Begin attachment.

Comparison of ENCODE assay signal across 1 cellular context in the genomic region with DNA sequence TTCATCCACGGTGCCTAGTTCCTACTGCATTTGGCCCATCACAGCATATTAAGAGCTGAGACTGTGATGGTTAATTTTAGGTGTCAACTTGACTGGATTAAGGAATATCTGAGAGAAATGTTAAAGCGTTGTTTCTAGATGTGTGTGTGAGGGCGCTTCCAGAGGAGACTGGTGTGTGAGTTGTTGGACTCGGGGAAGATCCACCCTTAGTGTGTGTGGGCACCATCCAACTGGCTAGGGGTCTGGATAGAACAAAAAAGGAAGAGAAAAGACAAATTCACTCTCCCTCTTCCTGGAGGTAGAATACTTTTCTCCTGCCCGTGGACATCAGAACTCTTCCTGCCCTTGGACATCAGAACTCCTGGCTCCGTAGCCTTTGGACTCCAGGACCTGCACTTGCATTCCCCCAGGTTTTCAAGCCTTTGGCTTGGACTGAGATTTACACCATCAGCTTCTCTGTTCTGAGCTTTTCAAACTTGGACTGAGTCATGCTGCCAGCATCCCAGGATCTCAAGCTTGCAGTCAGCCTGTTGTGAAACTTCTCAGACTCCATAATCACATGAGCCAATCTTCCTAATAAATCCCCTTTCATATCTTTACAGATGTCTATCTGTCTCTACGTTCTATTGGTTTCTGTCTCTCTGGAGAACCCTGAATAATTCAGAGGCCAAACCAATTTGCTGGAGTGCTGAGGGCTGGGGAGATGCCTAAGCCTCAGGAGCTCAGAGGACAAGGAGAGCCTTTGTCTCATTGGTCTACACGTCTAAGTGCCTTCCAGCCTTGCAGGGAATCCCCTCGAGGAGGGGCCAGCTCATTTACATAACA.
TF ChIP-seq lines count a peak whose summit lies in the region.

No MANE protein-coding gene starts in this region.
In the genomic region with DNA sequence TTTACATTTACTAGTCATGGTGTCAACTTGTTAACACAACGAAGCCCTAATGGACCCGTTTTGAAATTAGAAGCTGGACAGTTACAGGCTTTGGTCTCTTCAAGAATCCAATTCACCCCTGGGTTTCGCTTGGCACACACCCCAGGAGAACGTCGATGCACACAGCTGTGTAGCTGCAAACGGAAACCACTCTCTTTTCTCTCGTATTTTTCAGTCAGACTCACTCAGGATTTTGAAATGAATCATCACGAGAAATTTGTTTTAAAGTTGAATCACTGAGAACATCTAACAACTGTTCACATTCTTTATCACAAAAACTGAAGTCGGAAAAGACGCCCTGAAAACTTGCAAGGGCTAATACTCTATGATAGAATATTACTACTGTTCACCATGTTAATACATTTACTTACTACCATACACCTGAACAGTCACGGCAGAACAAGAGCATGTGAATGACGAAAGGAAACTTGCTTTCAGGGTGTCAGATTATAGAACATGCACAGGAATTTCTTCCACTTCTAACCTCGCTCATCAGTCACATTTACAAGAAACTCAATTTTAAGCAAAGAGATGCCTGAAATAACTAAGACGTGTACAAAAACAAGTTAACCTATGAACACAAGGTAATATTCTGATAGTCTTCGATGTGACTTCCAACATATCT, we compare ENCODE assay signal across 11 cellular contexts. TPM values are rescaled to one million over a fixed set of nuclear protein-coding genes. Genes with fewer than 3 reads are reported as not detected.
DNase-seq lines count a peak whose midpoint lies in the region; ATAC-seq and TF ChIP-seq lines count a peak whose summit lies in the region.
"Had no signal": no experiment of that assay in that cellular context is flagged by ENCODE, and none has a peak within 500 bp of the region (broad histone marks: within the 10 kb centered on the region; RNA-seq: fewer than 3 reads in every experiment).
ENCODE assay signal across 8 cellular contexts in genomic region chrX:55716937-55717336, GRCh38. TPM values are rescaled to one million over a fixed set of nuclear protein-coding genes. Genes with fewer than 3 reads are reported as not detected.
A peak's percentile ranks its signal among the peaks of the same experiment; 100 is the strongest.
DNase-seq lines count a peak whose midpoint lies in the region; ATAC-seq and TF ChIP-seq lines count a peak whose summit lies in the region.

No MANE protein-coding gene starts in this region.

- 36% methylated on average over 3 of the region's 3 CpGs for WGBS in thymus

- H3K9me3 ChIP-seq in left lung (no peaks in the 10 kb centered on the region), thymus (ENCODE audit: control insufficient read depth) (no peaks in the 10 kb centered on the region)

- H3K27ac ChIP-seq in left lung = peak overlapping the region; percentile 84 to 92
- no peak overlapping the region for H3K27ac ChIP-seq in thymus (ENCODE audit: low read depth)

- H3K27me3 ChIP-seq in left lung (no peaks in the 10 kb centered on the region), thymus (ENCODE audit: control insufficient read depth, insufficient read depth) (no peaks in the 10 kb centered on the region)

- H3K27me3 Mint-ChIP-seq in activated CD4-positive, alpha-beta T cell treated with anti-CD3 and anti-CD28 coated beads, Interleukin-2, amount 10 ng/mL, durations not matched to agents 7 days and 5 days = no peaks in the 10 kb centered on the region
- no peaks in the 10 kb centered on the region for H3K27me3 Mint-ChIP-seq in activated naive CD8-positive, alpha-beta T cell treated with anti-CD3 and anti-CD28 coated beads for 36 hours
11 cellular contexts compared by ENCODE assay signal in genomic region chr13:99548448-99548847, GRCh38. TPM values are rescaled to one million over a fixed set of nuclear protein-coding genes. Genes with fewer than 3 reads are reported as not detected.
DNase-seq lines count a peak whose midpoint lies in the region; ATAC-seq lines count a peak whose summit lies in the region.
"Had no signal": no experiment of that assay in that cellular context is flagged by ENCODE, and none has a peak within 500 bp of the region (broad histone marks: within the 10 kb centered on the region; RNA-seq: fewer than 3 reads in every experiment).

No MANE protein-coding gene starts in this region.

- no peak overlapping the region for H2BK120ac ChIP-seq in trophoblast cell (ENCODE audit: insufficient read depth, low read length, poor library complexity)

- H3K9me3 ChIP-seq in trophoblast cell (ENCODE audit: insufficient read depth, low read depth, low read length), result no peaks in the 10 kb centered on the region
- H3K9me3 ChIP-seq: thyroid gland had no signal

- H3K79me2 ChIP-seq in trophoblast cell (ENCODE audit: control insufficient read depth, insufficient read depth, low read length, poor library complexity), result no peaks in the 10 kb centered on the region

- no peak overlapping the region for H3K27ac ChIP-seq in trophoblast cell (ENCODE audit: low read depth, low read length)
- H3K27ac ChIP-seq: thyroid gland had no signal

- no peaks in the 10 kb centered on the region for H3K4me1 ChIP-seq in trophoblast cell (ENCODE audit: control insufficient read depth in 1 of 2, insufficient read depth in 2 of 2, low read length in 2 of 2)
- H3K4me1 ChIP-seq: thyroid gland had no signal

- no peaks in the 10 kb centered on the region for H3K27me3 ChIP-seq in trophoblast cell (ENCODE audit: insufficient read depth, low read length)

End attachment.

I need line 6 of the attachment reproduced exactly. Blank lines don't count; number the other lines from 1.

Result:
"Had no signal": no experiment of that assay in that cellular context is flagged by ENCODE, and none has a peak within 500 bp of the region (broad histone marks: within the 10 kb centered on the region; RNA-seq: fewer than 3 reads in every experiment).